The Stone Hatchlings
By Sarah Tsiang
Illustrated by Qin Leng
When an author captures the magic of a child’s imagination as deftly as Sarah Tsiang has done in her book The Stone Hatchlings, the result is absolute enchantment. The words are spare, lyrical, the illustrations spare, but so amazingly alive. This is a book for the youngest of readers, but it could grace any coffee table.
Abby finds a pair of stones. Stones? They are eggs. She brings them in. A series of glorious illustrations show us how she builds a nest for them. Chopsticks and scarves fail, Dad needs his shoes (the illustration showing the puppy sniffing Dad’s sock-clad feet is hilarious). But Abby is determined, and she finds a solution.
Her parents nurture her imaginings just as she nurtures the stone eggs. Abby, the mama bird, cannot leave the eggs alone, so the egs come to the dinner table with her as she works “on hatching the eggs.” An unhatched egg is a treasure. Abby imagines what would hatch from the egg.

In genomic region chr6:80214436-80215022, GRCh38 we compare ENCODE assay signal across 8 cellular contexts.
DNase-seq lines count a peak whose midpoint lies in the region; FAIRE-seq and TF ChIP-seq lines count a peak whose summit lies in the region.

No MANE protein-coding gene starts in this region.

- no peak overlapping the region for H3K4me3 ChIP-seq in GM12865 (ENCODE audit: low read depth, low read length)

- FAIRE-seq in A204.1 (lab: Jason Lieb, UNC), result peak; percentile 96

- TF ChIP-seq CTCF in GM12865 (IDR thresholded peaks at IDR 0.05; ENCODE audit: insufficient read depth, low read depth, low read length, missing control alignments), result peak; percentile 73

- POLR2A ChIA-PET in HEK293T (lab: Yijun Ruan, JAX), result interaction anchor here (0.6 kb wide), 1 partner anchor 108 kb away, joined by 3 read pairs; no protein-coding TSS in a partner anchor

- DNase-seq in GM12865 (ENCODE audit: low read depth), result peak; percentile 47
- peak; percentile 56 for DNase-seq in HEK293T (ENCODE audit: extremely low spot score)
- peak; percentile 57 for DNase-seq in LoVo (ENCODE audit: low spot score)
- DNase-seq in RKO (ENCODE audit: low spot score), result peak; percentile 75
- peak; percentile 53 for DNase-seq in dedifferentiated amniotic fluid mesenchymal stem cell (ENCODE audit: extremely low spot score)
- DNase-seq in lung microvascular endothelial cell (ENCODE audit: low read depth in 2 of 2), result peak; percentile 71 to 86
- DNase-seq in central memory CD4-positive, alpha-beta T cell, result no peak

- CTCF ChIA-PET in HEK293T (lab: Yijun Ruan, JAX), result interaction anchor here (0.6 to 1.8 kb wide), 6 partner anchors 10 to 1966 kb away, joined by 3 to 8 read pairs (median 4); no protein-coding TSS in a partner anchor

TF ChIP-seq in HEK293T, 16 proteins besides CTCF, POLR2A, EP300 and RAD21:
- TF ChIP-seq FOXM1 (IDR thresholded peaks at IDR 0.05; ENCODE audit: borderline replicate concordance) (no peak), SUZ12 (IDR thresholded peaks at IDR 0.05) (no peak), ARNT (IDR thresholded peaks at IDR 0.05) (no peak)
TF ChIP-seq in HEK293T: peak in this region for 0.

The book provides so many opportunities for conversation with the readers. How do you know, just by looking at the egg, what creature it belongs to? And does it matter? “I’ll love you even if you are alligators,” Abby says. The illustrator’s pencil and Abby’s paintbox almost convince the reader that it is birds that have hatched.
One of the glorious illustrations show Abby racing through the house with her stone birds as Papa’s coffee, newspaper and eyeglasses go flying. Another pictures Abby as she reads to cheer up the birds, while the puppy, unnoticed, unravels a sweater. The illustrations are simple but work on many levels.
And then one day the birds do not sing. It is time to let them go–another conversation point. Readers at the second grade level will understand this desire to be free. Abby leaves them out in the yard. The ending is so true to a child’s thinking: their stories change at the speed of light, from stones to birds to stones again. Parents are left scratching their heads and wondering…a great read aloud book.